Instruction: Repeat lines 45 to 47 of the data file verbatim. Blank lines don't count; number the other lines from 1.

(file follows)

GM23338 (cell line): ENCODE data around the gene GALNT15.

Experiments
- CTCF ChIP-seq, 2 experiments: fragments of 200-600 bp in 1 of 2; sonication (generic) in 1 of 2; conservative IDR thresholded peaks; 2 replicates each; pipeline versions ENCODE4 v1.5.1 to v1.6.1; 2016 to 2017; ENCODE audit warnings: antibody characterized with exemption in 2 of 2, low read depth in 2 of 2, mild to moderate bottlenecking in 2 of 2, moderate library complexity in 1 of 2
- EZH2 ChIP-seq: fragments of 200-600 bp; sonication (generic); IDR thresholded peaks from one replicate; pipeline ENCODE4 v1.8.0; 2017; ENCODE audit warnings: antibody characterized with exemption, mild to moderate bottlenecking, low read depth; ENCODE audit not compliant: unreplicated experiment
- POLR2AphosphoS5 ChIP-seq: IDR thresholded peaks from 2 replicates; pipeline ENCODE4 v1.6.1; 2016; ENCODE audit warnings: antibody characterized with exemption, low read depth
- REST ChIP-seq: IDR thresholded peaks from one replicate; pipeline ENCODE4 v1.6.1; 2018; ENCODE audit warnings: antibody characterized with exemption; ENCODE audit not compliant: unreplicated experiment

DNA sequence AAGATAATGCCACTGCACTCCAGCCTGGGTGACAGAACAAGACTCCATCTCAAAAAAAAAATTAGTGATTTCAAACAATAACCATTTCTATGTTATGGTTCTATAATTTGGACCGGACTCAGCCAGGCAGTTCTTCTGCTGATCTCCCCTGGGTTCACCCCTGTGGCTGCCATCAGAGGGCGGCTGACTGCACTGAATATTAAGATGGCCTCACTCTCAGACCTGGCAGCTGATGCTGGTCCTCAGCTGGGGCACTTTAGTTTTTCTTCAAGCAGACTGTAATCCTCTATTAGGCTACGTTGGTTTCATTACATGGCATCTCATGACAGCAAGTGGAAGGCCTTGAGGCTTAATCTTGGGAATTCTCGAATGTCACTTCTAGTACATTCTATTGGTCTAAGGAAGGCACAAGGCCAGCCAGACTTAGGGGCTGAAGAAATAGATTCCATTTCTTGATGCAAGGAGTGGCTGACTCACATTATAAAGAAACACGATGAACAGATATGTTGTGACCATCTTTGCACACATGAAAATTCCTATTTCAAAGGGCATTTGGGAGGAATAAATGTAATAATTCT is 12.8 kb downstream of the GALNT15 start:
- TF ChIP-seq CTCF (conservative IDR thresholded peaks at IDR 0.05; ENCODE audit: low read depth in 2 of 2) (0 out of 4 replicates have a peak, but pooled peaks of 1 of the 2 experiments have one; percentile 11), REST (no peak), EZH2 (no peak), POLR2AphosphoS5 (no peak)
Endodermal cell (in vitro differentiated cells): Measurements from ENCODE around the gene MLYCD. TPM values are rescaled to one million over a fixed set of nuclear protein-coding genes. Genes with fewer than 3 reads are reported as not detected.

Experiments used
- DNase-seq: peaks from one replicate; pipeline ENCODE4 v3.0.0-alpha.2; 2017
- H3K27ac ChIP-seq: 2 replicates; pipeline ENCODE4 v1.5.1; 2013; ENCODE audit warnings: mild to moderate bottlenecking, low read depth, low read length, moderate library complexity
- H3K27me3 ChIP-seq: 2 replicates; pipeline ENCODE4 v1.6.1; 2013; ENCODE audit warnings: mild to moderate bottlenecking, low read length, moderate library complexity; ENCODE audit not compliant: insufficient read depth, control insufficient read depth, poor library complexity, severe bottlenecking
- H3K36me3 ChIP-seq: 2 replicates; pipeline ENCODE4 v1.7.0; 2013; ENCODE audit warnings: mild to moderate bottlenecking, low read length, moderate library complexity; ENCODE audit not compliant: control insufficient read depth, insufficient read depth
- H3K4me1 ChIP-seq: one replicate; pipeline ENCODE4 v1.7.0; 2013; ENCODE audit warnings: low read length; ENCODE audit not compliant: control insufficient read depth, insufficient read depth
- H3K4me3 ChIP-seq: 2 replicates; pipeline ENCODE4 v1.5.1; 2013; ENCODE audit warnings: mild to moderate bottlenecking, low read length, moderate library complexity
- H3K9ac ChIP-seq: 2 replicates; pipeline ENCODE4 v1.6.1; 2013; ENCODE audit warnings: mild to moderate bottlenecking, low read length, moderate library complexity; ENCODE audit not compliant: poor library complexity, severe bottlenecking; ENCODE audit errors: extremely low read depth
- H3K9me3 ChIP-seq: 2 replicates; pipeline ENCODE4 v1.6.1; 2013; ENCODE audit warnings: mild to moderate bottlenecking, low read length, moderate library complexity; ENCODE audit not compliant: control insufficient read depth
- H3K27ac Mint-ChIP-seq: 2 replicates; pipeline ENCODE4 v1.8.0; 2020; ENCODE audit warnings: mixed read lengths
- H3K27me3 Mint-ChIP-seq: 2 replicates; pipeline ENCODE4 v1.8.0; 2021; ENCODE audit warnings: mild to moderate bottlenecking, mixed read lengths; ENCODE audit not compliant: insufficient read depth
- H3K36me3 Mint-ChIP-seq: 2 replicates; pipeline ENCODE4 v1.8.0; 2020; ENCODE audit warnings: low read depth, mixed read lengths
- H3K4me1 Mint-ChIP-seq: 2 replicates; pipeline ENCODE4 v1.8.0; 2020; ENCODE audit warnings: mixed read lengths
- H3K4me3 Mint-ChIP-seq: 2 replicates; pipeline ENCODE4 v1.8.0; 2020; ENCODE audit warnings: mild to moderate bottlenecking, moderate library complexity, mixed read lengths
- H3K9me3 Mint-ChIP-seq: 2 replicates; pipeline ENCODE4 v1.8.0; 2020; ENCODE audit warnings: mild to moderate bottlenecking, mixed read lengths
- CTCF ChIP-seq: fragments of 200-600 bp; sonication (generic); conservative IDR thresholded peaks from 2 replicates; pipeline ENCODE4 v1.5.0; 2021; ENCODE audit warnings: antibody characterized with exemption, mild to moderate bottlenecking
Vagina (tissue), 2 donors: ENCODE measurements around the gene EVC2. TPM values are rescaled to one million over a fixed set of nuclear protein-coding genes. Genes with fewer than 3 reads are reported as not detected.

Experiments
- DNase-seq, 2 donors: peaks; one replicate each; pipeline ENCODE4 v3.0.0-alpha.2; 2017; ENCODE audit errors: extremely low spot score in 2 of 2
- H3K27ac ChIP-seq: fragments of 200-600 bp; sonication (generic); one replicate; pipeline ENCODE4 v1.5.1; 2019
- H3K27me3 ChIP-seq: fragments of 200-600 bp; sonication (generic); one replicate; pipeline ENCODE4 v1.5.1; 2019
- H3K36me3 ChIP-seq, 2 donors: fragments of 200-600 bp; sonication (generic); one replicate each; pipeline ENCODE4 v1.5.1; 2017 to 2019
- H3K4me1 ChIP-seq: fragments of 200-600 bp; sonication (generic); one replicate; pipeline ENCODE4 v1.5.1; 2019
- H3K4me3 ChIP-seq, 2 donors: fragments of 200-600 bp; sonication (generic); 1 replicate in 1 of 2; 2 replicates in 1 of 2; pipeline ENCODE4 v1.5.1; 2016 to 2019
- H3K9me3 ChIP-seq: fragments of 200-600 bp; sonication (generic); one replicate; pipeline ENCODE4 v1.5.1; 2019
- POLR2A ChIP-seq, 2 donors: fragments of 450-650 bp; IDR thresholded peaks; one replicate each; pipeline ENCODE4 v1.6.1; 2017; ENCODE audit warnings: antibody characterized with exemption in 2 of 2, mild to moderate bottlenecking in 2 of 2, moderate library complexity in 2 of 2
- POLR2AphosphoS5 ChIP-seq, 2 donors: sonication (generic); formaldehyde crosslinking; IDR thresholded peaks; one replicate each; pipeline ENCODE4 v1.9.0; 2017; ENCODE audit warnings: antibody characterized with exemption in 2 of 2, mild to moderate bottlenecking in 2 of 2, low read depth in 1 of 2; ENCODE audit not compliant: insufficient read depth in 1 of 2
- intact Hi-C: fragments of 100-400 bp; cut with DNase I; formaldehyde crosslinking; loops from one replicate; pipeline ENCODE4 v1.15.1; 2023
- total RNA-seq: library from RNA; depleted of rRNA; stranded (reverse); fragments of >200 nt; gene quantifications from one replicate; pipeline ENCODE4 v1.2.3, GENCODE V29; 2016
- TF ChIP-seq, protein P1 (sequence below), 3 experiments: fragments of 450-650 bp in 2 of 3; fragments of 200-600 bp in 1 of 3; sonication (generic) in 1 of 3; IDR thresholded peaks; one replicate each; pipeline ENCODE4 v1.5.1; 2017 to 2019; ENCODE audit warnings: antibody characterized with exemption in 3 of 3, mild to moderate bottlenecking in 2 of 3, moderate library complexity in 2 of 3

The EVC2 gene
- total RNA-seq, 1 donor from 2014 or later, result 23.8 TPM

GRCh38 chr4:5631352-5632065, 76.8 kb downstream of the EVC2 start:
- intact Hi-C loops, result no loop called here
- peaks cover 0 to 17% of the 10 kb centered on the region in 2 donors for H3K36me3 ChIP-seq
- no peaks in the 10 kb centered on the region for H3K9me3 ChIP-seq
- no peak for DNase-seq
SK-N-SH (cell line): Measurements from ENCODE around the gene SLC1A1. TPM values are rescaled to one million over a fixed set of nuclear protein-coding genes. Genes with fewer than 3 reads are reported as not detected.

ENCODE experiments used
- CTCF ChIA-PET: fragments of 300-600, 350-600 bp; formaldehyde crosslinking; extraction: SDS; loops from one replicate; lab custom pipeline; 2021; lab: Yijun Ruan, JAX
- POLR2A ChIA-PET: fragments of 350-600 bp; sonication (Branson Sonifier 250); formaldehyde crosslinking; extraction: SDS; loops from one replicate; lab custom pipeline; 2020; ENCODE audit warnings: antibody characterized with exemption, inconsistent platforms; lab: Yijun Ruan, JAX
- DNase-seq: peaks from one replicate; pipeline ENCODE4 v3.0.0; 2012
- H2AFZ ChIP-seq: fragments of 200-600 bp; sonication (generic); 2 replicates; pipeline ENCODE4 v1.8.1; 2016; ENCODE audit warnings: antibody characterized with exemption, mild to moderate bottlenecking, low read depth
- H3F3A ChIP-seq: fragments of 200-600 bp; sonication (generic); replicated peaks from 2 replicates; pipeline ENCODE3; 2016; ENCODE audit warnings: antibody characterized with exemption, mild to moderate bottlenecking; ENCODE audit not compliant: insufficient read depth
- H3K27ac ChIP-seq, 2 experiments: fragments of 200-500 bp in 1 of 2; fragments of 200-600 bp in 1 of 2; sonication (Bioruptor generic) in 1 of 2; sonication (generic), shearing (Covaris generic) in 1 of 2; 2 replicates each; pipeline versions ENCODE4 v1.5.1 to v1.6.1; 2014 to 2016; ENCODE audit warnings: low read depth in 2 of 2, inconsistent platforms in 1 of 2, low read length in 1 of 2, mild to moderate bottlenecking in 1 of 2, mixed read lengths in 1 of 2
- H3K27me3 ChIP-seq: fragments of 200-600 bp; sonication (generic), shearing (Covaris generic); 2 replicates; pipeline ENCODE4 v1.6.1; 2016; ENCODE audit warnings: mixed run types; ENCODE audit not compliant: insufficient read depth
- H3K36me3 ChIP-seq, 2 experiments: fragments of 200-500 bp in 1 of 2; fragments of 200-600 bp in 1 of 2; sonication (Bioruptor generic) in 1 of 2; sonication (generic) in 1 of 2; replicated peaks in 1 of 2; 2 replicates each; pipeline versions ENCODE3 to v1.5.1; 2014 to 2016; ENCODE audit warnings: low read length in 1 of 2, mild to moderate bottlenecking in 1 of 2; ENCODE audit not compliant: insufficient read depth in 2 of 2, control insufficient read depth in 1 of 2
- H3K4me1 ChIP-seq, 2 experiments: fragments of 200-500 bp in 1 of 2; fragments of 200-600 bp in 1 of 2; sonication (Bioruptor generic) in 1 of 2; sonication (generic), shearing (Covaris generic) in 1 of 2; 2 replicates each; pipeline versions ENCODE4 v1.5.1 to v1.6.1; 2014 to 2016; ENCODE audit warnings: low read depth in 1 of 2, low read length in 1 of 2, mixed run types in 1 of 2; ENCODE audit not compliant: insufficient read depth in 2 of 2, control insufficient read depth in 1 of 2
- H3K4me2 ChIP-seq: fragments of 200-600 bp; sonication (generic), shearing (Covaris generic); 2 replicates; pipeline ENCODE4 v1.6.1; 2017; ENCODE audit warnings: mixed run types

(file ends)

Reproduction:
- no peaks in the 10 kb centered on the region for H3K9me3 ChIP-seq
- no peak for DNase-seq
SK-N-SH (cell line): Measurements from ENCODE around the gene SLC1A1. TPM values are rescaled to one million over a fixed set of nuclear protein-coding genes. Genes with fewer than 3 reads are reported as not detected.